Just as when Chipotle Mexican Grill (NYSE:CMG) invested in fast-casual pizza chain Pizzeria Locale to blunt all the new shops opening that were claiming to be the "Chipotle of pizza," the Mexican food joint is going after its rivals who are rushing to eliminate artificial ingredients from their menu.
"Food with Integrity" has always been what's separated Chipotle from the competition. By internalizing its commitment to providing fresh, wholesome ingredients, the fast-casual chain raised the bar for its rivals to implement their own food quality improvement programs.
A smorgasbord of fresh food
McDonald's (NYSE:MCD), for example, introduced fresher, more unique ingredients while allowing for greater order customization. Yum! Brands' (NYSE:YUM) Pizza Hut plans to completely remove all artificial flavors and coloring from all of its pizzas by the end of July, while its Taco Bell chain will be doing the same, affecting 95% of its primary food items.
Subway is taking artificial colors, flavors, and preservatives out of its sandwiches over the next 18 months, and just last month, cereal maker General Mills (NYSE:GIS) said it was eliminating artificial colors and flavors from artificial sources from all of its cereals, meaning the change will roughly effect 40% of its cereals over the next two to three years. It's also opted to demand its suppliers treat the animals they sell it more humanely.
But Chipotle sees them as pretenders to the throne which, just like the pizzerias, are paying lip service to what it considers to be one of its core values. In response to these companies that it charges are just going through the motions, the Mexican restaurant is launching a new game for consumers to stack up these restaurants' ingredients against its own.
Stacking the odds in its favor
Called "Friend or Faux," the game challenges customers to investigate whether a restaurant is truly committed to giving them wholesome, natural ingredients, or, as Chipotle suggests is truly the case, they are just jumping on the bandwagon.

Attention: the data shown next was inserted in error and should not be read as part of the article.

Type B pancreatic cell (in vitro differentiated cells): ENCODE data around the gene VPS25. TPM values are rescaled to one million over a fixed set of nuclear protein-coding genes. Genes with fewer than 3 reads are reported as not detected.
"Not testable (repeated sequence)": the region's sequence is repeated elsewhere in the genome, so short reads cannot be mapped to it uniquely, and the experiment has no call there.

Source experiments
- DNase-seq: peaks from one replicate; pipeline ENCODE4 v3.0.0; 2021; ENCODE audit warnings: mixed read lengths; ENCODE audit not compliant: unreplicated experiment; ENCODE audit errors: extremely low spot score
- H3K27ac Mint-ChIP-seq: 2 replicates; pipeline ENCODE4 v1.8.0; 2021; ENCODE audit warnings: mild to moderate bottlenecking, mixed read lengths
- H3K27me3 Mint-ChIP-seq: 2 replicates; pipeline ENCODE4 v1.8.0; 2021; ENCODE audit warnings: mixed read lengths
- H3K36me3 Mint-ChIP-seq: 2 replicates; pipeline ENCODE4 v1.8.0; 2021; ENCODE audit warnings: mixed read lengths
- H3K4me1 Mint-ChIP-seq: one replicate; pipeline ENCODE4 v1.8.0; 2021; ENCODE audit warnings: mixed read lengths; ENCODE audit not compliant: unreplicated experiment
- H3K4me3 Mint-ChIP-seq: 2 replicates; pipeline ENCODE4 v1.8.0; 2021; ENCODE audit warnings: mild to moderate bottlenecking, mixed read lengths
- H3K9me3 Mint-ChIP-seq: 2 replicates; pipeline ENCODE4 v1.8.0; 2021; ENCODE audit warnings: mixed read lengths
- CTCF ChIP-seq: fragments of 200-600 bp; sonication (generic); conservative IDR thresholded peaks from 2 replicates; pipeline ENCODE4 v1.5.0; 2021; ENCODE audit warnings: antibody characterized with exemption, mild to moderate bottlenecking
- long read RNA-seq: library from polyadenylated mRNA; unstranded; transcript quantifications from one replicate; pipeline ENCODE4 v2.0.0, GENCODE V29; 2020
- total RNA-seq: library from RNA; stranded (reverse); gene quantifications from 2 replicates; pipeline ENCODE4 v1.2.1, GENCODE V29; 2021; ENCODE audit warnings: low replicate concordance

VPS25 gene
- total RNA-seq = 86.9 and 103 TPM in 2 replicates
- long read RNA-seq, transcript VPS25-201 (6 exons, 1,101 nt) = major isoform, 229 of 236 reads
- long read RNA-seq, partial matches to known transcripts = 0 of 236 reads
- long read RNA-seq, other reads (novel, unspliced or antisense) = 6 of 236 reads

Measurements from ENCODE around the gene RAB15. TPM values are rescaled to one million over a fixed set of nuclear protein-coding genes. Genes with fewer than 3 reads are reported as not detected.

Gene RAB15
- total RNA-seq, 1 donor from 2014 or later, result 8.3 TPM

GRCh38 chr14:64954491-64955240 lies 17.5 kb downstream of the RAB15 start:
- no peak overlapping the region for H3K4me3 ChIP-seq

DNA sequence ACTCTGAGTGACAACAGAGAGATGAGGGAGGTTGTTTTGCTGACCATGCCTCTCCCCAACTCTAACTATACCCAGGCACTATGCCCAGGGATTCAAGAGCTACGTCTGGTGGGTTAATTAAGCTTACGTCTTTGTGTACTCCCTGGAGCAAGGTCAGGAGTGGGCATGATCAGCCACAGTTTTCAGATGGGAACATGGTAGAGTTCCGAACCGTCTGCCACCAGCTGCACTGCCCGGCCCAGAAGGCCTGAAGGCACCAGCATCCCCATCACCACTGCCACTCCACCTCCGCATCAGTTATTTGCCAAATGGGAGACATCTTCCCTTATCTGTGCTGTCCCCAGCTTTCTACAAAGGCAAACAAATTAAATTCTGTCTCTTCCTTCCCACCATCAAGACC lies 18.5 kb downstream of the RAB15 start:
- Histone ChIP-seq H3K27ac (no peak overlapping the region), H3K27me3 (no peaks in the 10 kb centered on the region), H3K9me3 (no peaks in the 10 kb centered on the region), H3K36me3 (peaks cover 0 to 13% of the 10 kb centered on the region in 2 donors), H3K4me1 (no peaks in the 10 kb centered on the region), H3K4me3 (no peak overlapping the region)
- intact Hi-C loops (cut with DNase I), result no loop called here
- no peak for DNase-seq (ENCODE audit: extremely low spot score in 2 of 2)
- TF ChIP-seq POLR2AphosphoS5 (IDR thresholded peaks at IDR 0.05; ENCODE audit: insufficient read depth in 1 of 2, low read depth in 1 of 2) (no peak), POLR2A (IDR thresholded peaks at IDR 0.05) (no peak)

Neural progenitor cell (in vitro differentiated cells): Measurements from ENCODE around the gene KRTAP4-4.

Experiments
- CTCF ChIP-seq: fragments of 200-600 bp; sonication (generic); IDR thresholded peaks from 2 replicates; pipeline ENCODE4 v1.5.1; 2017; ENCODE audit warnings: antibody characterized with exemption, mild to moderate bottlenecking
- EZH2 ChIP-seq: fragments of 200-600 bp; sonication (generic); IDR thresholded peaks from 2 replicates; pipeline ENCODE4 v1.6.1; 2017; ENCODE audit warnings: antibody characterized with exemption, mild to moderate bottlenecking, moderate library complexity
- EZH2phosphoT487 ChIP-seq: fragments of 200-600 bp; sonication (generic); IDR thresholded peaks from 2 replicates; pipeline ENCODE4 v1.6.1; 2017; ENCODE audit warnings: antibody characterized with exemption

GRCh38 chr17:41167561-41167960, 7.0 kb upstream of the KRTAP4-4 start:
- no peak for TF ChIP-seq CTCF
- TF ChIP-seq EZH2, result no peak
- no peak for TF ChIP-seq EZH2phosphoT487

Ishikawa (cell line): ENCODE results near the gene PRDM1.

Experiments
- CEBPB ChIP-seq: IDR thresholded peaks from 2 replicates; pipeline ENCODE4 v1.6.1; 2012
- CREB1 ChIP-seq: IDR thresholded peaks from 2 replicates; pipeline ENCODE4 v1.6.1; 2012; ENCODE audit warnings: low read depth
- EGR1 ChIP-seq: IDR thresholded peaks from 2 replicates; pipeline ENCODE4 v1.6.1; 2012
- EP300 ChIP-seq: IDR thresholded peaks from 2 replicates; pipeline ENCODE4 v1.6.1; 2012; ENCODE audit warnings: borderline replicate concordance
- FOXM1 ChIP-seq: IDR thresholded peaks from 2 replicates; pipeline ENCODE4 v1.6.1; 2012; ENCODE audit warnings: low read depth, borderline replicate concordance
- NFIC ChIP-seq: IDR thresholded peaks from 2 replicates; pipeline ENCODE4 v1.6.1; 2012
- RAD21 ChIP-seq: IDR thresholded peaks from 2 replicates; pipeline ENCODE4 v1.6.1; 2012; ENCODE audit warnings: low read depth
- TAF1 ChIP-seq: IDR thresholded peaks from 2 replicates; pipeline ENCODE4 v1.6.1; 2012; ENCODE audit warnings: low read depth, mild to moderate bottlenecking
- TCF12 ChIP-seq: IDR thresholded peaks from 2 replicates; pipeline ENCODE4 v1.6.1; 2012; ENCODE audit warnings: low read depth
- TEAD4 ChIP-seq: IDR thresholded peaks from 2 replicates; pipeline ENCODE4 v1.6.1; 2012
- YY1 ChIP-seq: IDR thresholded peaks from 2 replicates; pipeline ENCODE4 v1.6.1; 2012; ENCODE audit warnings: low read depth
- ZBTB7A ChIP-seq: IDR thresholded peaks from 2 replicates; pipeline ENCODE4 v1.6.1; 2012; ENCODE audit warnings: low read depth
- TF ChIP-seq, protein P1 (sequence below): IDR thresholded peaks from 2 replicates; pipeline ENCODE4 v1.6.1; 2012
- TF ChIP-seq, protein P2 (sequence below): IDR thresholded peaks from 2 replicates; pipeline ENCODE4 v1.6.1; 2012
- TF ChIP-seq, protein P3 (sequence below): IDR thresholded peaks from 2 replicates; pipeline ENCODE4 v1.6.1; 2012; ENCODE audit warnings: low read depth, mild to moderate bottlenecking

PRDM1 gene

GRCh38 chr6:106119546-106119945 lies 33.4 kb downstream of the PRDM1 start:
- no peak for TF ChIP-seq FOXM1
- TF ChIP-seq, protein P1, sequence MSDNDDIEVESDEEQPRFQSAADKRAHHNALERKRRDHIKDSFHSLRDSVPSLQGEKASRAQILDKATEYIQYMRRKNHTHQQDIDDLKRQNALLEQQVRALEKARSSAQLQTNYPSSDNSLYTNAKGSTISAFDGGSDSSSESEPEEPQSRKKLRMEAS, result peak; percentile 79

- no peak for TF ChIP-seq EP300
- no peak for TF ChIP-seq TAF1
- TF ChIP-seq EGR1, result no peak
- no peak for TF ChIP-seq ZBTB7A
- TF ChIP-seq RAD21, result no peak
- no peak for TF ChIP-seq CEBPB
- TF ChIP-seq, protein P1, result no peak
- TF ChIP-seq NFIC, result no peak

The fast-casual chain says that while many companies have announced intentions to remove artificial ingredients, flavors, and colors from their foods, it actually covers "only a portion of the thousands of additives used in processed foods."
Beginning on July 21, you'll be able to go to the Friend or Faux website and find out just how many fake ingredients remain in the processed foods you're buying. To play, customers choose one item from Chipotle's menu and one from a rival fast-food chain's menu after which they are shown a list of 20 ingredients. The customer then has to guess which menu item contains each ingredient, whether you'll find it in Chipotle's food, the fast-food chain's food, or in both.
Players are also able to win prizes. Just by entering you get a sweepstakes entry plus a buy-one-get-one free coupon for up to $10 at Chipotle. Other prizes include a Chipotle-catered party for 20 and the grand prize being 52 free dinner-for-two cards valued at $25 each.
The purpose, of course, is to highlight the quality of Chipotle's own food. It says there are just 68 additives across all of its menu, and if you exclude tortillas, there are just 46. This past April, the fast-casual chain also said all 1,800 restaurants would no longer serve food that contained genetically engineered ingredients.
It wasn't easy finding commodities that hadn't been genetically modified, particularly for its tortillas. U.S.-grown corn, for example, has been almost completely engineered in the lab with 93% of the crop being GMO. Soy is even worse at 94%. That's why both ingredients were the last two to be removed from Chipotle's restaurants.
General Mills had similar difficulties when it made its original Cheerios GMO-free. It took the cereal maker over a year to find a non-GMO supplier of sugar. Half of the U.S. sugar supply comes from sugar beets, and 95% of the U.S. sugar beet crop is GMO. It was fortunate the oats used to make Cheerios were already GMO-free. The artificial ingredients it's removing were already absent from 60% of its cereals, because they either never had them or were already replaced.
Consumers are increasingly swayed by the move away from additives in their food and drink and this fun, friendly marketing ploy by Chipotle Mexican Grill means the fast-casual chain is once again raising the bar on what it calls the fake competition.
Rich Duprey has no position in any stocks mentioned. The Motley Fool recommends Chipotle Mexican Grill. The Motley Fool owns shares of Chipotle Mexican Grill. Try any of our Foolish newsletter services free for 30 days. We Fools may not all hold the same opinions, but we all believe that considering a diverse range of insights makes us better investors. The Motley Fool has a disclosure policy.